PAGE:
Believe it or not, there are people out there who view triathlon as a completely self-indulgent, narcissistic pursuit that does absolutely nothing to benefit society as a whole. Frankly, I think it’s high time we stand up to these people, look them square in the eye, and tell them that, for the most part, they’re absolutely right.
There are occasional situations, though, where triathlon does have some positive social applications. Which brings me to the following story. I have a friend, Scott, who is a very talented age-group triathlete, and who also happens to be a police officer in the small town of South Dartmouth, Massachusetts. South Dartmouth is not what you would call a high crime area, but it does have its share of laws that occasionally need enforcing.
Such was the situation recently when Scott responded to the scene of a shoplifting. When he arrived, the suspect had just fled on foot, so Scott took chase. He closed the gap like Mark Allen on the last couple miles of the Queen K, but rather than nab the guy right away, Scott just fell in step behind him. As they trotted along, the suspect nervously looking over his shoulder, Scott said to the guy, “You can stop any time you like. I can keep this up all night.”
Talk about your bad luck. Not only did this guy decide to commit a crime when a police officer was right around the corner, but the officer happened to be an elite athlete who can crank out 5:30 miles without even putting down his coffee and donut. (Sorry Scott, couldn’t resist that one.) Anyway, after a couple minutes of running, the guy gave up and crumpled to the ground to catch his breath. He probably could’ve used a water station, but as usual there wasn’t one around when you need it. According to Scott, he could’ve grabbed the guy a lot sooner, but he’d done a sprint workout the day before, and wanted to get in some long slow distance. Too bad the guy didn’t flee by boat, because Scott could really use some work on his swim.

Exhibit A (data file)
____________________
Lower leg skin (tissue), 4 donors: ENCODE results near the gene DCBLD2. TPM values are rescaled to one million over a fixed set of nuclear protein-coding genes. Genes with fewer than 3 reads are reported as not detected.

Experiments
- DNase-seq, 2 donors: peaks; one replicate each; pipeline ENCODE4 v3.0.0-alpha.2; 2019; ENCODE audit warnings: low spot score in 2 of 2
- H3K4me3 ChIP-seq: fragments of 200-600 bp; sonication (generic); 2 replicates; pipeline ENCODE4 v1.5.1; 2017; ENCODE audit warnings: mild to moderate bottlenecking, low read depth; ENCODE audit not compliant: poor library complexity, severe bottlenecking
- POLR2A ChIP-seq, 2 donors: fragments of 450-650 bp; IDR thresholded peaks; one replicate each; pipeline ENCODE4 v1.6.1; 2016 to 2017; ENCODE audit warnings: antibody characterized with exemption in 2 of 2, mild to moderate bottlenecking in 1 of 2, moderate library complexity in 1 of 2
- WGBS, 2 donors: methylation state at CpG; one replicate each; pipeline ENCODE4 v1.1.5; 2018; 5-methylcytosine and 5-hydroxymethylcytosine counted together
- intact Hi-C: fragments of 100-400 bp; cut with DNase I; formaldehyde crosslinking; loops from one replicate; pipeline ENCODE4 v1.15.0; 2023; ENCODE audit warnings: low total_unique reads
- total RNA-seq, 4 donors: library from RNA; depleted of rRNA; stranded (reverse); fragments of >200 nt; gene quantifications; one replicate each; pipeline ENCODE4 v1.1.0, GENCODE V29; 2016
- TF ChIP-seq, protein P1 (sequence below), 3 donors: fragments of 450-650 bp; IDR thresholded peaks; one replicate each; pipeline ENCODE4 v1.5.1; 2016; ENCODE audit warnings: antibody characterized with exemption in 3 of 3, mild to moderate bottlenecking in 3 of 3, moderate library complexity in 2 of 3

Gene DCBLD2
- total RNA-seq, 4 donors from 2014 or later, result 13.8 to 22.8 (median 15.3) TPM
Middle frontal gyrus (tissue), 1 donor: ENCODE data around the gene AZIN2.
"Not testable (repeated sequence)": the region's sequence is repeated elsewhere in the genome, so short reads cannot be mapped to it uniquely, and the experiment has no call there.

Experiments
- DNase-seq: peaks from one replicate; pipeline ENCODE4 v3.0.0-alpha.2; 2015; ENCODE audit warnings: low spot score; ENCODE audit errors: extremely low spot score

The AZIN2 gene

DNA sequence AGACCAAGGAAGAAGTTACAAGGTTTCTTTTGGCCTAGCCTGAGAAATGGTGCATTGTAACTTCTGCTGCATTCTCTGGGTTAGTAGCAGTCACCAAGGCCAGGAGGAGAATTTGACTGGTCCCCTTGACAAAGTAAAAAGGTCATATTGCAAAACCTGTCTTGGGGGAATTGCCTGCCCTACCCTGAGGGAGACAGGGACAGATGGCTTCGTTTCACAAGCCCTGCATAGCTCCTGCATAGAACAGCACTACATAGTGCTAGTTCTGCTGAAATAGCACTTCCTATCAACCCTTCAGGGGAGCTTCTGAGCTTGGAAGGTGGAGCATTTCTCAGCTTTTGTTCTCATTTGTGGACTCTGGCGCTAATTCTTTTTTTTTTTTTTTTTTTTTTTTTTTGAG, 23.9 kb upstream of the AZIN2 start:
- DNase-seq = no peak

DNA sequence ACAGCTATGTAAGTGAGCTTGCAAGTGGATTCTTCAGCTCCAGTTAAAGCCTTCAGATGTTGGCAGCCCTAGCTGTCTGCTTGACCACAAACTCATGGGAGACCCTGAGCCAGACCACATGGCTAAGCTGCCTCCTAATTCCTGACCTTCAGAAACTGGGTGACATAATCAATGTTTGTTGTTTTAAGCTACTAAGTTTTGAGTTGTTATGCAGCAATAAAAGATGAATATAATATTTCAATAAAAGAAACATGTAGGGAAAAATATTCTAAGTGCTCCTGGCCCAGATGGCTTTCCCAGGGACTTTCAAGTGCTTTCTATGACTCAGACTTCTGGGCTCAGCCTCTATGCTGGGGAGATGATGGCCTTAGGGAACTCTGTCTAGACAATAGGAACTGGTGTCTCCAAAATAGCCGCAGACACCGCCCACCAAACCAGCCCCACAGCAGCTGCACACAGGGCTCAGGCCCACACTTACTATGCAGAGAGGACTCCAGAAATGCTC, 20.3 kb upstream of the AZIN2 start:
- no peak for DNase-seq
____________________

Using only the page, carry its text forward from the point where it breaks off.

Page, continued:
Ultimately, the perpetrator was tried, convicted, and sentenced to 10-20 hill repeats. The sentence was relatively light because he was only competing in the misdemeanant category. Had he been competing as a felon, he was looking at 25 hard quarters on 90 seconds, in the rain. Minimum.
If this seems like nothing more than an amusing little yarn to you, then you have probably never been a fleeing shoplifter pursued by a law enforcement officer who also happens to be an elite triathlete. But, seriously, this little anecdote raises a host of important sociological questions. What if, instead of meeting at high school tracks and secluded wooded trails, we triathletes met for our run workouts in crime-infested urban neighborhoods, where we could chase down pickpockets and drug dealers? Wouldn’t this be a way to get in our weekly speedwork and also “give back” to the community? What if the shoplifter in this case had been Hicham El Gerrouj? Would we have a new world record in the 1500 meters?
Finally, I think this incident forces each one of us, as triathletes and as concerned public citizens, to look deep within ourselves and ask the following question: How can we, as lawyers for insurance companies (insert your own occupation there), figure out a way to get paid to get in a run workout?